What do you do when less is more? In many loss scenarios, triggering coverage under multiple policies can be a critical and effective strategy. However, doing so has the potential to complicate the insurance recovery proceedings immensely, and possibly even undermine those overall goals. The relation of "other insurance" clauses, allocation schemes, and the practical impacts of interacting with multiple insurers can all leave the insured with some difficult questions.
We present here several scenarios that illustrate how these concerns can arise and how they should be addressed to avoid running into what The Notorious B.I.G.—had he been a coverage lawyer—would have called "The More Coverage We Come Across, the More Problems We See."
The "Other Insurance" Issue
This first scenario is where a single-year loss implicates multiple lines of coverage. Consider the following: a general contractor (GC) faces a property damage liability claim from an owner. As a prudent insured, the GC notifies its customary first line of defense, its commercial general liability (CGL) insurer, to provide a defense. As knowledge of the claim evolves, it appears an element of pollution may be involved. The GC also places its pollution insurer on notice. Later, it's determined that the GC may have a professional liability exposure, so it tenders a claim to its professional liability insurer. Now assume that each insurer accepts coverage.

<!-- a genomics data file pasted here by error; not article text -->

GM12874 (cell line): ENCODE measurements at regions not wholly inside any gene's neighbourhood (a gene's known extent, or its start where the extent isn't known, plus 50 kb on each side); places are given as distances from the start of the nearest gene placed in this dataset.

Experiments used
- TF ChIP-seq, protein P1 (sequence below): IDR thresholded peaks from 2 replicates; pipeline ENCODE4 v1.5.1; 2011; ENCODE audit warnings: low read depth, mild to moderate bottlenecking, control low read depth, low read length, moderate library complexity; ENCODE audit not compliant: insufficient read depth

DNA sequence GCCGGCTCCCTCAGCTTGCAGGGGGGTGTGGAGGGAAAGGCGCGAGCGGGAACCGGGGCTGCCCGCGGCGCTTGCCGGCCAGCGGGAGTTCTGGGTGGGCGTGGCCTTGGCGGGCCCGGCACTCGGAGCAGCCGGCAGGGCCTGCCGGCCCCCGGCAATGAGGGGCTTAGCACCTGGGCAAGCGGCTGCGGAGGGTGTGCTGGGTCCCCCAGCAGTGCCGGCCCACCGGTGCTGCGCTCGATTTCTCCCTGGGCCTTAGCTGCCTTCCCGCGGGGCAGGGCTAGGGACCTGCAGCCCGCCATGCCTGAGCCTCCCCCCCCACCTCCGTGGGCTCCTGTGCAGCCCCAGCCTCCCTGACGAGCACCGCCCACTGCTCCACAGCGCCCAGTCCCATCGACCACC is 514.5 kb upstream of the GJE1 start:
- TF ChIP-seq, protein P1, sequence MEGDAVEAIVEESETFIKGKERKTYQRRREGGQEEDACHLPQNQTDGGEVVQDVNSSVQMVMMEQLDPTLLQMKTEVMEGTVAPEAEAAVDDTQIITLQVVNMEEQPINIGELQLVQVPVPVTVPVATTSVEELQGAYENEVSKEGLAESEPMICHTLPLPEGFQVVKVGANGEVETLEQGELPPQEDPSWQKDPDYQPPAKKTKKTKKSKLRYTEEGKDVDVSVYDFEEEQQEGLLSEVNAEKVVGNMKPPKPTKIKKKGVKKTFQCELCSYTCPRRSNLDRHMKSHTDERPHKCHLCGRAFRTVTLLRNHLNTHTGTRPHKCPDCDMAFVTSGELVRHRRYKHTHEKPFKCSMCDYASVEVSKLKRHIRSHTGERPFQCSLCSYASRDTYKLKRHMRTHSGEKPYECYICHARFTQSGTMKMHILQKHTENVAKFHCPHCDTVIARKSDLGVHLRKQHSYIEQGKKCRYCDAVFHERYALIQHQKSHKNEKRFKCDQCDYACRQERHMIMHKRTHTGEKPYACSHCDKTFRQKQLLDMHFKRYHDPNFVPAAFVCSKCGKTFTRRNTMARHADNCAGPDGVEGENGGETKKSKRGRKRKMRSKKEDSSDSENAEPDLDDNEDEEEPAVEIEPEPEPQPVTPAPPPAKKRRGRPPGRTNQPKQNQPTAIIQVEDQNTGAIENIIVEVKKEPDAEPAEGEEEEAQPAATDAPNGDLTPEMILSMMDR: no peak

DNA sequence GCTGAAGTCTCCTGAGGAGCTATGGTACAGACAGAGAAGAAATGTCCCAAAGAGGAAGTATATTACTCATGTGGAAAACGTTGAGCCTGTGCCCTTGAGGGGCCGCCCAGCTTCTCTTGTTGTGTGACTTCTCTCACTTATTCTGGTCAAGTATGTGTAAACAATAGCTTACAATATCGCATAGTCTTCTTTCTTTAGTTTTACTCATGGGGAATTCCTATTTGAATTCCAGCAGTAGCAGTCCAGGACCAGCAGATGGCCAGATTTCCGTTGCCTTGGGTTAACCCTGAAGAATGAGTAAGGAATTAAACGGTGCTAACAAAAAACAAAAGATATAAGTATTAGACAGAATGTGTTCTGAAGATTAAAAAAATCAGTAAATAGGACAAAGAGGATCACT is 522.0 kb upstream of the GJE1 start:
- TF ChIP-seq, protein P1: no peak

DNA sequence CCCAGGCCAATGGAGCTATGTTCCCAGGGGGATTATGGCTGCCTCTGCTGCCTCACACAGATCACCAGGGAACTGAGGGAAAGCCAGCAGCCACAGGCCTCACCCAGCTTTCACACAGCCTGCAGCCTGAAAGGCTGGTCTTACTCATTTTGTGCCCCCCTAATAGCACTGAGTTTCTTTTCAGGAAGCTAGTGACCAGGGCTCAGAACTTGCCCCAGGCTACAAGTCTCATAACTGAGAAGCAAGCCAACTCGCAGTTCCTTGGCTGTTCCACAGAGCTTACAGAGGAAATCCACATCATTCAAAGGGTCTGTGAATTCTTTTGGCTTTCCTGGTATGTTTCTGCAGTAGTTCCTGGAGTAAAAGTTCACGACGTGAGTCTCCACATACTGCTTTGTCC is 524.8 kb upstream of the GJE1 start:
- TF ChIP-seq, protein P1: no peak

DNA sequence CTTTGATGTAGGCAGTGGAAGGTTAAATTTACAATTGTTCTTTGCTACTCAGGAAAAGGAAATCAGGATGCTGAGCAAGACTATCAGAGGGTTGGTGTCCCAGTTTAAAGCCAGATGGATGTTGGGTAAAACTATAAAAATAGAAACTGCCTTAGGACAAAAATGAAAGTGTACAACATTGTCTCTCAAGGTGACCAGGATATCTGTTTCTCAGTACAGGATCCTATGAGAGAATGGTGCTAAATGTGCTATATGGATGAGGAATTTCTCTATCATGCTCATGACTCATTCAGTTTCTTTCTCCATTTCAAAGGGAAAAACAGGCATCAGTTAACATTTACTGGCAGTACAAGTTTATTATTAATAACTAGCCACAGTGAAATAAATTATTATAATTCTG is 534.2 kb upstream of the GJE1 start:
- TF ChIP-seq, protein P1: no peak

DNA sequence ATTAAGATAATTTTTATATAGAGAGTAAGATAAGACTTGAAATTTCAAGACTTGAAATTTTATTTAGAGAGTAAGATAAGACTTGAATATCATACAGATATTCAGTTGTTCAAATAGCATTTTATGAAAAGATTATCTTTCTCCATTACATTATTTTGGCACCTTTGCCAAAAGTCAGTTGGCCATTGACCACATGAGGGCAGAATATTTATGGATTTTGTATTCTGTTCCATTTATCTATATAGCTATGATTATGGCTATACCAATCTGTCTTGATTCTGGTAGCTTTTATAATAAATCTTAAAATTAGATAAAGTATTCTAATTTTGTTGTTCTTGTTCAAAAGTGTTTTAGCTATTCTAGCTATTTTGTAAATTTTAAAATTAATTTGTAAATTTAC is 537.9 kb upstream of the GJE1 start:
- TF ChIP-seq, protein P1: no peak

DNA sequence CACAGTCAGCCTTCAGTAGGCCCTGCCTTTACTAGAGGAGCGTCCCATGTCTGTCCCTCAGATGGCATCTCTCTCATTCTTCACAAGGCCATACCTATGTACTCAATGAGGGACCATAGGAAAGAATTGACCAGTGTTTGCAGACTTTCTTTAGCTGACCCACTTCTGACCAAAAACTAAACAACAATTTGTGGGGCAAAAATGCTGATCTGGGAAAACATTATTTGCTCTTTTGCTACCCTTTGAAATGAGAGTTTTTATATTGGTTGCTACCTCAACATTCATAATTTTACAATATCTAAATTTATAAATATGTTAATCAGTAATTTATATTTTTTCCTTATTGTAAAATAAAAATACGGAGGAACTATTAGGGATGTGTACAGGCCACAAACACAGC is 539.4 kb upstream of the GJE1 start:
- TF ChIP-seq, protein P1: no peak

Reprinted courtesy of Saxe Doernberger & Vita attorneys Gregory D. Podolak, Philip B. Wilusz and Ashley McWilliams
Mr. Podolak may be contacted at firstname.lastname@example.org
Mr. Wilusz may be contacted at email@example.com
Ms. McWilliams may be contacted at firstname.lastname@example.org